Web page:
It has been a long time coming but it seems that at last leaseholds on new houses are to be banned. And ground rent on leasehold flats will apparently be able to be set only at peppercorn levels.
But there are still not any definite plans to help those already affected by the blatant rent extraction of selling what would and should be newly built freehold homes as leasehold.
As many of the freehold land owners seem to reside in tax havens, perhaps a start could be made by mandating that any rent payable to a company incorporated anywhere except the UK or the EU would not have the force of English law. And their agents – because they always have agents – should be required to disclose the details and addresses of landowners. So the shady companies of which, anecdotally, it seems there are quite a few, might just fade away. The others would have to declare themselves.
Indeed Property ownership in tax havens seems so widespread that even articles in the ‘Sunday Times’ earlier this month were highlighting how tenants resented exporting their rents and calling for realistic taxation of commercial property companies.
Once company names are revealed then it is surely up to the builders who sold on these streams of rents to the professional rent extractors, to themselves unwind the deal.
If the builders do not find they have the moral fibre to do so then, although retrospective laws are not usually to be encouraged, arbitrary doubling of ground rents and spurious fees for alterations are so completely contrary to natural justice, that I think a retrospective law would be justified. Such leasehold trickery certainly brings the law into disrepute and has no right to expect the legal system to be available for its enforcement.
Indeed it is at least arguable whether the agreements were freely and knowingly entered into in the first place and some conveyancing solicitors will surely end up being sued.
This deviousness only goes to further demonstrate the perversity in UK jurisdictions of treating the tenant and landlord relationship as equal.
On the Continent, whilst it is true that the codified Napoleonic legal system was based on Roman church law, at least it was modified by the French Revolution. They didn’t want the Bourbons back and ensured that the rent extractors did not get it all their own way. Consequently Continental laws have clear tenants rights and obligations for landlords and recognise that the landowners cannot be allowed the untrammelled power that is their natural advantage.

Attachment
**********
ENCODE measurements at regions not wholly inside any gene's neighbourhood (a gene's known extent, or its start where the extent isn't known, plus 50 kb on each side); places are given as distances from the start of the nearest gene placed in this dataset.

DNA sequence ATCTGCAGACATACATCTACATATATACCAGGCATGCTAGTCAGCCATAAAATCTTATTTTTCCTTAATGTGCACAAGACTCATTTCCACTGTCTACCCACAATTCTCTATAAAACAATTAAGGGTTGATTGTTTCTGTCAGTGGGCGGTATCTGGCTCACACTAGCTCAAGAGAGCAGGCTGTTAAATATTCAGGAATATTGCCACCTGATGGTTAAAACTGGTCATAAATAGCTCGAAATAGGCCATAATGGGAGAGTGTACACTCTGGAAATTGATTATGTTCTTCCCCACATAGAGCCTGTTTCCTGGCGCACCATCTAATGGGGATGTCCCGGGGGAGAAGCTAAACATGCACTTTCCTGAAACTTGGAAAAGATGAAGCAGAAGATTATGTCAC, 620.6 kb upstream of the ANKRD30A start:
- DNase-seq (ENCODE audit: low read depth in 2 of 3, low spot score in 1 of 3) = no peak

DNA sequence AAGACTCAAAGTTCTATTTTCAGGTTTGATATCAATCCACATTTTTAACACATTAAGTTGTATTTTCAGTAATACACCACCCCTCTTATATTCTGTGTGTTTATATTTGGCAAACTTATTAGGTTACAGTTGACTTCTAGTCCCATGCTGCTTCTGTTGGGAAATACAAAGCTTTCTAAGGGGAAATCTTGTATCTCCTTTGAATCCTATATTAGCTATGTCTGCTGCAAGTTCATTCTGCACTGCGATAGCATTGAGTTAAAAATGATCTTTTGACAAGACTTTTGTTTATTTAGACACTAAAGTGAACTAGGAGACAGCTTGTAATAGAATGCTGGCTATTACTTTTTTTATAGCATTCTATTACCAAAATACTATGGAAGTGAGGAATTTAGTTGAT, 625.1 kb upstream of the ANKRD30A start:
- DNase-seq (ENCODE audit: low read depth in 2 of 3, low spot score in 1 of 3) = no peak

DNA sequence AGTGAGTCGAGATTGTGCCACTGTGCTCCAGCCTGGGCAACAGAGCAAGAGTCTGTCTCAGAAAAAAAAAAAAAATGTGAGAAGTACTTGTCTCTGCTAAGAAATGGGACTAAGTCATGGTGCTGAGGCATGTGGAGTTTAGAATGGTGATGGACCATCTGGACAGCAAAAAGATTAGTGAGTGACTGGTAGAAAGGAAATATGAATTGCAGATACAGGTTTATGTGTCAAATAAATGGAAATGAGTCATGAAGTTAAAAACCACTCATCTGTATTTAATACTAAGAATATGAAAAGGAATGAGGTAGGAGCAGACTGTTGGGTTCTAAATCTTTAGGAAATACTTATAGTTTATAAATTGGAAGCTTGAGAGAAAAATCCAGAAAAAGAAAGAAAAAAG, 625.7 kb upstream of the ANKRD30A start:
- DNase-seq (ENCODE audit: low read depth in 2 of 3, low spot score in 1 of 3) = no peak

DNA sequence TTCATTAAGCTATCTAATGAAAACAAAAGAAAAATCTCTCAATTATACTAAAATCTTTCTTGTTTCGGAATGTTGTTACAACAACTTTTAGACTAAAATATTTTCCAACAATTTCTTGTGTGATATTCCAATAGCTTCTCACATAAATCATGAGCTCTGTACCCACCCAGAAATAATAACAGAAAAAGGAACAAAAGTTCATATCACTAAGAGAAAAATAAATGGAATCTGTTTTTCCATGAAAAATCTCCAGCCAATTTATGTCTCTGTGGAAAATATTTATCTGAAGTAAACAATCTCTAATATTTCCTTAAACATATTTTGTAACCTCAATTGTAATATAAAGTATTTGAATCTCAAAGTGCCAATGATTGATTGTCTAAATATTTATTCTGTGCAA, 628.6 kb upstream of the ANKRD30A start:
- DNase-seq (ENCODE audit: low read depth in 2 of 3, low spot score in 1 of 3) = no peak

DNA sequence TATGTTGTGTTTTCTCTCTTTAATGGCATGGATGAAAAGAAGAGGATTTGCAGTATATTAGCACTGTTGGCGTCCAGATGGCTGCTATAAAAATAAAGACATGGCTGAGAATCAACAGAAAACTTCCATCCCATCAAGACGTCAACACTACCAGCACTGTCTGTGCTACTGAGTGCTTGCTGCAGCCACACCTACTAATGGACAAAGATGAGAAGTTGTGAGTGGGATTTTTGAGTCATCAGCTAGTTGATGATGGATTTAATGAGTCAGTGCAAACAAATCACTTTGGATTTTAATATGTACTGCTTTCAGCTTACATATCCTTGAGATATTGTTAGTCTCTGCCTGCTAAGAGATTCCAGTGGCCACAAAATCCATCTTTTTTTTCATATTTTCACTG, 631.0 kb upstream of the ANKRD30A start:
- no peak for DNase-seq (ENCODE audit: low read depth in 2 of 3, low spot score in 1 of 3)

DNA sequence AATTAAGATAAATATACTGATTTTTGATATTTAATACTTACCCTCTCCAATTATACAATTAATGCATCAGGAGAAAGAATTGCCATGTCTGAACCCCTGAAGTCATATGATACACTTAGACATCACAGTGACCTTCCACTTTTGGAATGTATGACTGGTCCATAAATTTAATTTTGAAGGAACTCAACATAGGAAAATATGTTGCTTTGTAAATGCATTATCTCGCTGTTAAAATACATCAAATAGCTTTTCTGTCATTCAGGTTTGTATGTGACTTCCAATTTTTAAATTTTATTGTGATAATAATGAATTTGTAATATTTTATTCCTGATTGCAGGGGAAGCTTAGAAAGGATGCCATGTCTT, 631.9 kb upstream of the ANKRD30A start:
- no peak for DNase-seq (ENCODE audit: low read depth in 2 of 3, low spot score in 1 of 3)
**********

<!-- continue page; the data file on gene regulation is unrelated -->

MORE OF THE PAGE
That revolution is long overdue for English law.
On Wednesday I read George Monbiot’s most recent column in The Guardian* in which he briefly discusses James McGill Buchanan, a man who features prominently in US historian Nancy MacLean’s new book, Democracy in Chains: The Deep History of the Radical Right’s Stealth Plan for America. As Monbiot notes, McLean’s book makes what has previously been largely invisible to the vast majority of people (including it has to be said many politicians) visible, and the title of his piece pulls no punches as to why: ‘A despot in disguise: one man’s mission to rip up democracy’. Monbiot continues with a sub-heading in which he notes that ‘…Buchanan’s vision of totalitarian capitalism has infected public policy in the US. Now it’s being exported.’
Now I’ll admit that I don’t often take issue with much that Monbiot writes, including his work on “rewilding” which gets him branded an extremist in many circles. But I do take issue with his claim that it’s only now that Buchanan’s vision of ‘totalitarian capitalism’ and the way this has infected public policy (and US politics in general it should be noted) is being exported elsewhere.
Why? Well, the answer to that is simple. As a mature student studying for a degree in public administration in the early 1990s one of the subjects covered was public choice theory, the development of a body of work in which, as Monbiot notes in his article, Buchanan played a central role. A leading book on the subject at the time was Peter Self’s Government by the Market? The Politics of Public Choice (Macmillan Press, 1993) in which the author details and critiques how the creation of the new public choice ideology came about, why, its goals and ambitions, and known and likely outcomes for the post-war model of social democracy.